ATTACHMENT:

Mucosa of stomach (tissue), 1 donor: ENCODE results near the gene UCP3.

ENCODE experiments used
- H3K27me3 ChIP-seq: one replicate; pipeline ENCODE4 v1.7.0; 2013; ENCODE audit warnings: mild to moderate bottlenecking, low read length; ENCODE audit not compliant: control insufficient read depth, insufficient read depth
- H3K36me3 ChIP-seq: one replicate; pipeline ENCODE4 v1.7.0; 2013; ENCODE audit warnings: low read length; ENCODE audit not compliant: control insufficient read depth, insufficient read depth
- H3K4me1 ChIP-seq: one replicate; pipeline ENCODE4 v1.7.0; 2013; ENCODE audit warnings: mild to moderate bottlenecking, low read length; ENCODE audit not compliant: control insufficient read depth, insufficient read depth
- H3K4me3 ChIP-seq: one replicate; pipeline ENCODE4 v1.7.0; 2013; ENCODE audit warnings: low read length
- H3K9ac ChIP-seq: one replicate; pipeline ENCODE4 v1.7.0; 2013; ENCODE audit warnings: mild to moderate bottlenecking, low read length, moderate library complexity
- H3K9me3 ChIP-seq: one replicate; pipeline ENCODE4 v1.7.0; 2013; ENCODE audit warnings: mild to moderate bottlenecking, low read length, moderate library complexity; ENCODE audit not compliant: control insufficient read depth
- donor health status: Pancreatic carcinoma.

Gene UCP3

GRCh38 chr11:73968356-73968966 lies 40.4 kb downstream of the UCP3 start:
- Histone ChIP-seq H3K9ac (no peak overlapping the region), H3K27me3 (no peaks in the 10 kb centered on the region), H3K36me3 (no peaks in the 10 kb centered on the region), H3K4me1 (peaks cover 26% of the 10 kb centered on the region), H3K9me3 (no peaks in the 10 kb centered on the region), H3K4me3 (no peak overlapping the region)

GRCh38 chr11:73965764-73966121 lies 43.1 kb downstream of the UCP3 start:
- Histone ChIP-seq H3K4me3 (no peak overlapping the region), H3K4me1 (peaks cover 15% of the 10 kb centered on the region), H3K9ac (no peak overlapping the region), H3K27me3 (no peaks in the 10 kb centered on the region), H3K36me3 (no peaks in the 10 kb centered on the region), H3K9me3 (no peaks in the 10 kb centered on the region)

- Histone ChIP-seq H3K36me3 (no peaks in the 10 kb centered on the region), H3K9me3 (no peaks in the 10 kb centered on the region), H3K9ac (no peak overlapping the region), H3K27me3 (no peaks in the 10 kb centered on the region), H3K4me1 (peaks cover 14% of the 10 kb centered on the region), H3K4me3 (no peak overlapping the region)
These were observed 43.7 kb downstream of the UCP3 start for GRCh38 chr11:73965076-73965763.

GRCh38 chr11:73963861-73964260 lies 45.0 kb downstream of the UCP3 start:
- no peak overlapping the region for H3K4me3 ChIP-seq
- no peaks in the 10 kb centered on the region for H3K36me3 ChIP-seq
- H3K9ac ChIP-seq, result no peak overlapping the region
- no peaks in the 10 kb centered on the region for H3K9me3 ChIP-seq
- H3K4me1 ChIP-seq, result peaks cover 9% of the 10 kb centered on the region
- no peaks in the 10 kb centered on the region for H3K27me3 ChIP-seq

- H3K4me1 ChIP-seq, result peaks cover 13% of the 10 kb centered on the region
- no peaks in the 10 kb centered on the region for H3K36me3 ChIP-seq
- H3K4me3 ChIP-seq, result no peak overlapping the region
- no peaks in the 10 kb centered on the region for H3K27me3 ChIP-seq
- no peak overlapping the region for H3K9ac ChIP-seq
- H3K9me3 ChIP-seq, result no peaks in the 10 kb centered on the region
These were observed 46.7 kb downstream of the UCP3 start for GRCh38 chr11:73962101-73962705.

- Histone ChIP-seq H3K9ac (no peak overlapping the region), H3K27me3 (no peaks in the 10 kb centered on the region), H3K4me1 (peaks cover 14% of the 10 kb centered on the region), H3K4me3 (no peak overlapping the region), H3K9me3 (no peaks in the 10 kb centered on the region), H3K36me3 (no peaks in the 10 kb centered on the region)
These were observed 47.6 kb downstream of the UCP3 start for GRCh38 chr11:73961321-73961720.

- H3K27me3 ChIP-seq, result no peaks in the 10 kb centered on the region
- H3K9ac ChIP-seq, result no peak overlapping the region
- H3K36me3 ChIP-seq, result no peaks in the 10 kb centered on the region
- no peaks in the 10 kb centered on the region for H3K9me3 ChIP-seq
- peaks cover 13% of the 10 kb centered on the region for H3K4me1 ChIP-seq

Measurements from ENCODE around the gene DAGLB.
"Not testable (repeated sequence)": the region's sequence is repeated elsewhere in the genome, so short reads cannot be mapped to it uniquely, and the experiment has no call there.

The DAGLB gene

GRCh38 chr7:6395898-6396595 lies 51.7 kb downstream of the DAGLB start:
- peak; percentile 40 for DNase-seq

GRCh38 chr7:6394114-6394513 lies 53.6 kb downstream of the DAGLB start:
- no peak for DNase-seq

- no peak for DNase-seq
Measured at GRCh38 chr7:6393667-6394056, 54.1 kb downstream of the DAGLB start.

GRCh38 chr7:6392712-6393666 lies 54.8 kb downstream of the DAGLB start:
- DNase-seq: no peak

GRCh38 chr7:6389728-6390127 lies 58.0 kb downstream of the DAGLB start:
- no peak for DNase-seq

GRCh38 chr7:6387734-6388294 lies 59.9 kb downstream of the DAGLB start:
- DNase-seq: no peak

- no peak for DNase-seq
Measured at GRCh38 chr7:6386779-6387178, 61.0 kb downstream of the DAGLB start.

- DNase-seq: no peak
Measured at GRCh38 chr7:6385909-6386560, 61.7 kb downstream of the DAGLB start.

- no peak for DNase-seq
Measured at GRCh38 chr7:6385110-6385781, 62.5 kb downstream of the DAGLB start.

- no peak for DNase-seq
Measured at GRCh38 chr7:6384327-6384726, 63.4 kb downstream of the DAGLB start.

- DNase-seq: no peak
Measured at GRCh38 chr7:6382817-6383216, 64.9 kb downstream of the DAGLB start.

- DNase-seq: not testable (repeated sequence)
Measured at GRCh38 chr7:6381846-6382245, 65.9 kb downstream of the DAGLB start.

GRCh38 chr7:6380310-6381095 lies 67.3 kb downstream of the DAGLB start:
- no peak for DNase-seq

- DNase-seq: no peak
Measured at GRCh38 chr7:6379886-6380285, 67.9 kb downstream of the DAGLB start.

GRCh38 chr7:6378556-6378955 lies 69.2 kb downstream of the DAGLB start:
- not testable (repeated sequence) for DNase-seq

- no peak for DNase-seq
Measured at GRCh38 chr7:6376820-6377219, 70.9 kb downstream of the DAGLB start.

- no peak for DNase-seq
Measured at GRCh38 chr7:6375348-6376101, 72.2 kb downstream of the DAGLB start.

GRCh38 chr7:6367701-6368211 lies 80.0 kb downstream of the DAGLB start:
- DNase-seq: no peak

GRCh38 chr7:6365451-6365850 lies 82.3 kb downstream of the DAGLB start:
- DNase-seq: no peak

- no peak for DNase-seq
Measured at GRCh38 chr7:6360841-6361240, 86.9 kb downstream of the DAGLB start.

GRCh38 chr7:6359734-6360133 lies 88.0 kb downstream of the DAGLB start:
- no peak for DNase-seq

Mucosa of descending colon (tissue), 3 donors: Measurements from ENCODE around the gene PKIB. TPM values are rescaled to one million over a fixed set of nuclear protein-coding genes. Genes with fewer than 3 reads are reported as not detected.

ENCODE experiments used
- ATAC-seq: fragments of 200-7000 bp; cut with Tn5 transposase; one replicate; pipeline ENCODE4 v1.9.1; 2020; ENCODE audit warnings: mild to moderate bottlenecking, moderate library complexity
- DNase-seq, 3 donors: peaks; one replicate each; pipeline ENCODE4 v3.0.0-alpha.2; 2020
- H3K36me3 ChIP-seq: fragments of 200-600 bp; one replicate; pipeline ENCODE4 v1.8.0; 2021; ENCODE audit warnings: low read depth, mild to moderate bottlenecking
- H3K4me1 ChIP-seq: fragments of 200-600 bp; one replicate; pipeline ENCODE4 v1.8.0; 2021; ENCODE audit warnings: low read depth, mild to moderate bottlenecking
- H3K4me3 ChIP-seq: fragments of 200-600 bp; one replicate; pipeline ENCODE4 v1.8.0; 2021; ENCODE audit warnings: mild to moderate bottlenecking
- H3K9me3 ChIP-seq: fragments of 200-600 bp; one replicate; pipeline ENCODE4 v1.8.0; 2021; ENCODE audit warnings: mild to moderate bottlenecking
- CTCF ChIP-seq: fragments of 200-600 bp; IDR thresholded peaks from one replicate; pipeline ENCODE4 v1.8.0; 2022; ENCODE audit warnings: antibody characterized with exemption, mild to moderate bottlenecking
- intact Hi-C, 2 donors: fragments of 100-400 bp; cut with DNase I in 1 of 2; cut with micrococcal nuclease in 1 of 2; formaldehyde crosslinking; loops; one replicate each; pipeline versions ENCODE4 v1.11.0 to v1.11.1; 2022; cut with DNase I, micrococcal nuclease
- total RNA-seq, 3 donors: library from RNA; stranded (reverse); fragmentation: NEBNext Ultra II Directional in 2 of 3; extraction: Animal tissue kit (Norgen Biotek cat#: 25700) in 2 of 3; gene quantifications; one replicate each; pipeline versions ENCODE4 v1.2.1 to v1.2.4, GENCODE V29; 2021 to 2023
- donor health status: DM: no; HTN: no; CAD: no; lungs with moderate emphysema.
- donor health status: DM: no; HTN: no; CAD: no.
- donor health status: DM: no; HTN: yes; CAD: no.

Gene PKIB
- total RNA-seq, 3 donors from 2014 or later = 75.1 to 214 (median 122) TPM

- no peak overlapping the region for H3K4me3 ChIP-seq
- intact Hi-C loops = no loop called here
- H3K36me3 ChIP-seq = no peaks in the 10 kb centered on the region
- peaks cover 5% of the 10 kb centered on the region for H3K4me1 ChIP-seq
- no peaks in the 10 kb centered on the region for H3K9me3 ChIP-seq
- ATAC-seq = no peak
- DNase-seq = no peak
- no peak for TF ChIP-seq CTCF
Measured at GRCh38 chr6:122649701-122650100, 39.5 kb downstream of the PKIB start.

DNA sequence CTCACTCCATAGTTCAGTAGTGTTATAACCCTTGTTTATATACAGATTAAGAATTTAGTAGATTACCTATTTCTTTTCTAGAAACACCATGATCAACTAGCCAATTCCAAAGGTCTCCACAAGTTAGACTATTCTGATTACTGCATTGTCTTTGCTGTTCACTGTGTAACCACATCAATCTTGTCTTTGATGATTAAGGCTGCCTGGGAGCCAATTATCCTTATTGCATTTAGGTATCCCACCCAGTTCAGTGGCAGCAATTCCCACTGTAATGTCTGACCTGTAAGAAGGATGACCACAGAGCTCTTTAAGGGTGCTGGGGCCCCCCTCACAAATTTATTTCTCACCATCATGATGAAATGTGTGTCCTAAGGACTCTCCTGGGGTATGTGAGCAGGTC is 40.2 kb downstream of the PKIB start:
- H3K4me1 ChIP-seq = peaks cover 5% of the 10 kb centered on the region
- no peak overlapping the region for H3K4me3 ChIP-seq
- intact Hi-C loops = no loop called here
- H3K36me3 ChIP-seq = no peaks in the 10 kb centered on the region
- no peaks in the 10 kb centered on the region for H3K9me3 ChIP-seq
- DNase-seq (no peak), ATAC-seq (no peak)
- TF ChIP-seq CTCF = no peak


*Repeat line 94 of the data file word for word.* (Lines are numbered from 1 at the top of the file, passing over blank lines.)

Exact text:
- donor health status: DM: no; HTN: no; CAD: no; lungs with moderate emphysema.